Whoever first had the idea to whip fatty goose liver with heavy cream, and then proceed to add a cap of hardened butter on top – I praise you.
I find myself saying so and so is my favorite food, then a minute later claiming something else is my favorite food. “Pizza,” “mashed potatoes,” “bacon,” “tacos,” “macaroni and cheese,” “oysters,” “pickles,” “queso,” “Chipotle burrito bowls” and “any cheese on the face of the earth” have come out of my mouth at some point in response to that question.
But if I’m being honest, foie gras is my favorite food of all time. I mean it.
There’s really not much you can do to make foie gras, in whatever form it comes in, better than it already is. So my idea here was to leave the mousse completely unadulterated, and treat it like a steak. So I seared it on high with an au poivre coating, which if you don’t know what that is – is just a fancy way of saying crushed black peppercorns – and it was hard not to inhale the whole thing Kirby-style.
The quality of the foie gras mousse, or any foie gras product you’re purchasing, should always be sky-high. Go ahead, skimp on the fresh shrimp for the frozen shrimp. But I’d never mess around when it comes to foie gras. With all the intense animal flavor in there, there’s not much room for error. And you don’t want to gross any other eaters who are already tentative on trying it.
Whole Foods sells a great brand – Greenwich village-based Trois Petits Cochons. But any high quality brand would be delicious here.
My next move? Making my own foie gras mousse! Stay tuned. But before I give it a go, any pointers?
I N G R E D I E N T S
Serves 4 to 6 as an hors d’oeuvre.
- 8 oz. foie gras mousse, of your choosing
- 6 to 8 teaspoons crushed black peppercorns
- Fresh parsley, for garnish
- 1 baguette, sliced on the diagonal
- Olive oil, as needed
- Salt, as needed
- Pepper, as needed
D I R E C T I O N S
- Preheat the oven to *450.
- Right from the fridge, slice the mousse in long pieces, and distribute the peppercorns evenly on one side of the mousse. Press down on the peppercorns so they embed.
- Heat 2 tablespoons of olive oil in a large skillet. Place the mousse slices in the oil, searing for 2 minutes on each side, browning the mousse slightly. Be careful when flipping, as the mousse can fall apart. Remove from the heat and set aside.
- To make the crostini, put the slices of baguette on a sheet pan and brush each piece with olive oil and sprinkle with salt and pepper. Place in the preheated oven and broil until the crostini are golden brown, about 8 to 10 minutes.
- Arrange the seared foie gras mousse on a serving plate alongside the crostini. Serve with parsley for garnish, if desired.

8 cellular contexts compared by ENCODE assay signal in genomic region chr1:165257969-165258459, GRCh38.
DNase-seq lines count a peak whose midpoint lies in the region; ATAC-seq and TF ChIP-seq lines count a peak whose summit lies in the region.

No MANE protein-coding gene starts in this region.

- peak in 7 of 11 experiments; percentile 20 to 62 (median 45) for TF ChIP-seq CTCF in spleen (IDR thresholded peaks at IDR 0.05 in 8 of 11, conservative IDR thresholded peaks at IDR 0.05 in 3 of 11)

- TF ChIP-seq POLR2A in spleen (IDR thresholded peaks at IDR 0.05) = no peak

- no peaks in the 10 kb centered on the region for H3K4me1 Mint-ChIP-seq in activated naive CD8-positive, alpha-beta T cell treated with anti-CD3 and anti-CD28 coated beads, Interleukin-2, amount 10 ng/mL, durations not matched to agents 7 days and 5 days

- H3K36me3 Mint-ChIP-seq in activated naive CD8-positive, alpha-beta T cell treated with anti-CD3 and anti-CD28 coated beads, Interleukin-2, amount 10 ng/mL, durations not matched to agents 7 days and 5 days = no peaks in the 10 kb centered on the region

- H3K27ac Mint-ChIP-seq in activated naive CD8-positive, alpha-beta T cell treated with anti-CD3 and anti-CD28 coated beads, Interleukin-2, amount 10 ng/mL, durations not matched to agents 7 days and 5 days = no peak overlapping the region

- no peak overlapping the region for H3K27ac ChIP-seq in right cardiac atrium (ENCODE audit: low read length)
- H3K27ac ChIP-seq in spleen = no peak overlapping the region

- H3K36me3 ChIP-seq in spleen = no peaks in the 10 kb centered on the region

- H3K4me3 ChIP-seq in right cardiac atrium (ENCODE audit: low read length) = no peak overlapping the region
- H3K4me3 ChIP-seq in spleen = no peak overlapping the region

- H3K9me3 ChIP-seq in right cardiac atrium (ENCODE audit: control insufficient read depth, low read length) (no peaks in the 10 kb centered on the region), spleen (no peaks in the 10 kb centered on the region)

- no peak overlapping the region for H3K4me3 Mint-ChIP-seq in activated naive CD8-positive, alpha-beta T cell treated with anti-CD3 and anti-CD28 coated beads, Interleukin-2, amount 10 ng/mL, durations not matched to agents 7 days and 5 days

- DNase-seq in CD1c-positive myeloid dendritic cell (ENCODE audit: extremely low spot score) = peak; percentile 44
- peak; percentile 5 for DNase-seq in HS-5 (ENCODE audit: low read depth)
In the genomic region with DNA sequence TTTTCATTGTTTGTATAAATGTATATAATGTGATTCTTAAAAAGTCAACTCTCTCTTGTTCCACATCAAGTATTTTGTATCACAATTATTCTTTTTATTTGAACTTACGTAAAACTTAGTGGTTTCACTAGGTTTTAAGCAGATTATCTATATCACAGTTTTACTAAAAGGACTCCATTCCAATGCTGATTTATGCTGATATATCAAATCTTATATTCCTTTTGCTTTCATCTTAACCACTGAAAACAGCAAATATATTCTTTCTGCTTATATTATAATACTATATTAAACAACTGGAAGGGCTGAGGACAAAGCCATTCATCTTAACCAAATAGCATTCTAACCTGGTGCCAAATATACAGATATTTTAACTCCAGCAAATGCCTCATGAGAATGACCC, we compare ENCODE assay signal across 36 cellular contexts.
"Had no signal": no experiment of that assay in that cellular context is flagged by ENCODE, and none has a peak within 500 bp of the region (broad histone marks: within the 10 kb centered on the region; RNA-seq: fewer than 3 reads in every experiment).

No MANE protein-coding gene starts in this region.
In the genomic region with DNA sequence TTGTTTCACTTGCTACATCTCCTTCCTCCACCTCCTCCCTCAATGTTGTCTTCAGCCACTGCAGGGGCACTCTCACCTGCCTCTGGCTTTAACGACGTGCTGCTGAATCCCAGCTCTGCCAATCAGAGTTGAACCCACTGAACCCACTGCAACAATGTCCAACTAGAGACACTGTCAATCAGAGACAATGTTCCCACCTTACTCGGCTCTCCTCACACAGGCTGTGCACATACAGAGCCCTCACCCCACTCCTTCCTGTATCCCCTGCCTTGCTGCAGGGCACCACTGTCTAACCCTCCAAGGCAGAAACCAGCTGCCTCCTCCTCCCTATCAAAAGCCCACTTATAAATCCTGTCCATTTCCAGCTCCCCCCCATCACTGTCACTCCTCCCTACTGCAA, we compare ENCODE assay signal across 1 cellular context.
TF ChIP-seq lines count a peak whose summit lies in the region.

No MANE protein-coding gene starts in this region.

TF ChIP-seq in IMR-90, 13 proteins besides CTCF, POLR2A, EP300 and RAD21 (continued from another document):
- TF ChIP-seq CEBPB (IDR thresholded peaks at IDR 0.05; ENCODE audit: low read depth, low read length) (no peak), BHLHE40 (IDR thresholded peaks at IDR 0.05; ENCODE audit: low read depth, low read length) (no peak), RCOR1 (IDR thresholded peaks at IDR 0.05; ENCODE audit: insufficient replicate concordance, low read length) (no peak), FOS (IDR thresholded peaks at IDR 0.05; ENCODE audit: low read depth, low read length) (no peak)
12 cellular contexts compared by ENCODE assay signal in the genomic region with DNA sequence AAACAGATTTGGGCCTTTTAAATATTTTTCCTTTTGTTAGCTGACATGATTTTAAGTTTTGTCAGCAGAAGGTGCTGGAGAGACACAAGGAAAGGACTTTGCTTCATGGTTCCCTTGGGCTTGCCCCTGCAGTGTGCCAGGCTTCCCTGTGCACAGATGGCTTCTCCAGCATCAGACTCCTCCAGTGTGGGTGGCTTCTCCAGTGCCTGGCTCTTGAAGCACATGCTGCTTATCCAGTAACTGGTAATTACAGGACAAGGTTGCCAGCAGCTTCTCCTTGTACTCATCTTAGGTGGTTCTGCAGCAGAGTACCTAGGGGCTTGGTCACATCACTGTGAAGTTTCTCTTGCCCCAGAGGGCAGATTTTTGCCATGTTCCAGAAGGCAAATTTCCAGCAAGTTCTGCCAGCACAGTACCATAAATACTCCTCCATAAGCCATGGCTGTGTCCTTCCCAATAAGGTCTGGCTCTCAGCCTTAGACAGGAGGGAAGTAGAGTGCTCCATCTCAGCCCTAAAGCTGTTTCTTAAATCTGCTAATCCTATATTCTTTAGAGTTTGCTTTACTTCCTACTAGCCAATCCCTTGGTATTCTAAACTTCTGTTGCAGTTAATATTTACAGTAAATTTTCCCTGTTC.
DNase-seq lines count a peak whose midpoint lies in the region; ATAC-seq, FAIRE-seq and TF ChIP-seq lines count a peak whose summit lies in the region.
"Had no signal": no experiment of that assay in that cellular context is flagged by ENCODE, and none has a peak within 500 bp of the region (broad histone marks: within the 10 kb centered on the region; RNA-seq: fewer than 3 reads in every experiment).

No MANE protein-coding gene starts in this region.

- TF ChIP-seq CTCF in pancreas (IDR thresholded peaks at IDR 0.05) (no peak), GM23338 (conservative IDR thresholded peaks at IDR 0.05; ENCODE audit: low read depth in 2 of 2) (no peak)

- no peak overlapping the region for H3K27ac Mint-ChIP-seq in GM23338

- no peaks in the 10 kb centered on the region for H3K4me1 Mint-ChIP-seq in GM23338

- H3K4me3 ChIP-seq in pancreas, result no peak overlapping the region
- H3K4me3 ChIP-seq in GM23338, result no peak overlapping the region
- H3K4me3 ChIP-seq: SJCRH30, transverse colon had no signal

What’s the opposite of a picky eater? Whatever it’s called, I’m that. But I won’t preach perfection. Black licorice, pretzels, grape juice, mint or, and here’s the kicker – puff pastry – don’t do it for me.
Beef Wellington should absolutely fall in my wheelhouse. Mushrooms, filet mignon, Dijon mustard, ham, Pâté, shallots & garlic. And it’s a gorgeous presentation to boot.
This sans-pastry recipe let’s me have my cake and eat it too. And the runny egg doesn’t hurt either.
Chances are you like puff pastry. I wish I did. But this dish encapsulates the essentials of the classic, with a lot less hassle. I’ve heard several horror stories – one that involved waking up at 6 AM to mince mushrooms. Another recalled a burnt pastry and undercooked beef situation.
Speaking of holiday cooking disasters, does anyone else watch National Lampoon’s Christmas Vacation year-round and think it’s wildly underrated? I can recite that entire damn movie line-by-line. That dinner scene when Clark goes to carve the turkey Ellen’s sister put in the oven too early, and it cracks open with a puff of smoke, makes me howl every time.
I’ve eaten everything from grasshoppers to alligator to pig eyeball. And a lot more weird stuff that I can’t remember. I’ve liked every single one of those food experiences. But I still can’t stomach puff pastry. Go figure.
To quote cousin Eddie at that famous dinner scene…
Save the neck for me, Clark.
I N G R E D I E N T S
Makes 2 tartare servings.
- 1 6 oz. filet mignon, chopped finely
- 1 small shallot, minced
- 4 oz. foie gras Pâté, or another Pâté if preferred, sliced 1 inch thick
- 4 oz. Parma ham or prosciutto
- 2 quail eggs yolks
- 8 button mushrooms, minced
- 2 teaspoons Dijon mustard
- 1 / 2 clove garlic, minced
- 3 tablespoons olive oil
- 1 teaspoon thyme, minced, plus additional for garnish
- Pinch of salt
- Pinch of pepper
- Flatbread, for serving with the tartare
D I R E C T I O N S
- Combine the beef, half the shallot, 2 tablespoons olive oil, salt and pepper. Set in the fridge to marinate.
- On medium-low heat in 1 tablespoon of olive oil, sauté the mushrooms, the rest of the shallot, garlic and thyme. Add a pinch of salt to render some of the liquid from the mushrooms.
- Once the mushrooms are lightly browned, remove from the heat and allow to cool.
- To arrange the tartare, take a 3 inch round mold and press down on a layer of Pâté. This will be the tartare base. Brush 1 teaspoon of Dijon mustard on top. Then add a slice of Parma ham or prosciutto of similar size and shape, followed by half the cooled mushroom mixture. Finally, top with half the chilled beef mixture, pressing down in the mold to form into a circular shape. Repeat for the second tartare.
- Place both plates, while still in the round mold, in the fridge for 15 minutes to chill.
- Remove from the fridge, slide the tartares out of the round molds, and create a slight indent on the top with your thumb, sliding a quail egg yolk into the indent.
- Sprinkle with minced thyme, serving immediately alongside flatbread for scooping.